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Gogo Offers 70 Mbps for In-Flight Connectivity With New 2Ku Service

By Caleb Henry | April 8, 2014
Gogo antenna for 2Ku at NAB

Gogo’s new antenna for 2Ku. Photo: Gogo

[Via Satellite 04-08-2014] In-flight connectivity provider Gogo has unveiled its new technology development: 2Ku. Designed to complement the company’s Air To Ground (ATG) solution, 2Ku uses two Ku-band antennas provided by ThinKom under an exclusive agreement. Gogo claims the new Ground To Orbit (GTO) technology will deliver more than 70 Mbps, with room to go higher.

The new antenna can be used with any Ku-band satellite, something Gogo expects to help eliminate the signal issues found in tropical latitudes and other areas with high skew angles. 2Ku uses a phased array antenna, but is also electromechanically steered. The height measures approximately 4.5 inches — 6.5 inches if you include the radome — and is expected to reduce drag on aircraft.

“When you go outside of the North American market, since you don’t have the air-to-ground link, we have to rely on satellite link, and we do both the receive and transmit using two antennas in the 2Ku solution,” said Anand Chari, CTO of Gogo.

“They are up to two times more spectrally efficient, meaning for a given bandwidth on a given spectrum, you can pump twice the data rate using this antenna compared to any other competing solutions in the marketplace today.”

Japan Airlines (JAL) is expected to trial 2Ku on its flights. In March the Japan Civil Aviation Bureau and the United States Federal Aviation Association certified the airline to install Gogo’s Ku-band equipment on its Boeing 777-200 aircraft. Gogo currently has around 4,000 aircraft using ATG, and 5,000 using satellite.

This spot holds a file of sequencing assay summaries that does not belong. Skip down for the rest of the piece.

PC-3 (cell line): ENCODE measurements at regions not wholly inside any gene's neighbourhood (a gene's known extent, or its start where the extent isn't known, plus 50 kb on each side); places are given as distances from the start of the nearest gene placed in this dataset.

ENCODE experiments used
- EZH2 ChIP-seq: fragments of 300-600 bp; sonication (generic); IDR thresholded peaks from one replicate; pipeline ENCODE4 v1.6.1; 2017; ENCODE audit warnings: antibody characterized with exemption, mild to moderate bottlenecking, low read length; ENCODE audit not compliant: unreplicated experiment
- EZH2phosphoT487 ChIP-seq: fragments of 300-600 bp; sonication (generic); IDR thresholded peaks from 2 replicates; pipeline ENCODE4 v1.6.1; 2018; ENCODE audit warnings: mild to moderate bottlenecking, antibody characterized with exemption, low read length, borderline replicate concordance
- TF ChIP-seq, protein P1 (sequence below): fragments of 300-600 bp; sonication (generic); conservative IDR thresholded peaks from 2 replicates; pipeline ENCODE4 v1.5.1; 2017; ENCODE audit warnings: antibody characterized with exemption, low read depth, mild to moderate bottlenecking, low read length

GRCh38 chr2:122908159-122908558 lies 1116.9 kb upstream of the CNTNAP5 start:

According to Chari, the service is able to support streaming, enabling broadcast TV and IPTV onboard planes. Newer satellites and more trials will also increase the downlink speeds, he said, because the increase in spectral efficiency using current satellites will translate to future spacecraft as well.

“It’s fast,” added Michael Small, president and CEO of Gogo. “[It is at] 70 Mbps today, and it will grow in speed as new satellites get launched [to] over 100 Mbps.”

In terms of the uplink speed of the service, however, Gogo was less apt to provide a concrete number.

“The return link speed will depend on how much bandwidth we set aside for the return link, and typically I would say it’s about, let’s say a fourth of the forward link speed,” said Chari.

The new antenna is also supposed to reduce the frequency of bird-strikes because of its low profile and oblique design. Birds are more likely to be deflected, which probably does not mean much to them at 500 mph, but it will protect the antenna itself from damage. Gogo expects the service to be commercially available in mid-2015, following further trials.

“When we launched our in-flight Internet service five years ago, we were able to deliver peak speeds to the aircraft of 3.1 Mbps through our ATG network,” said Small. “About a year ago, we began deployment of our next generation ATG-4 service, which took peak speeds to 9.8 Mbps. Our GTO solution takes the peak speed to 70 Mbps in the U.S. and 2Ku brings 70 Mbps to the rest of the world.”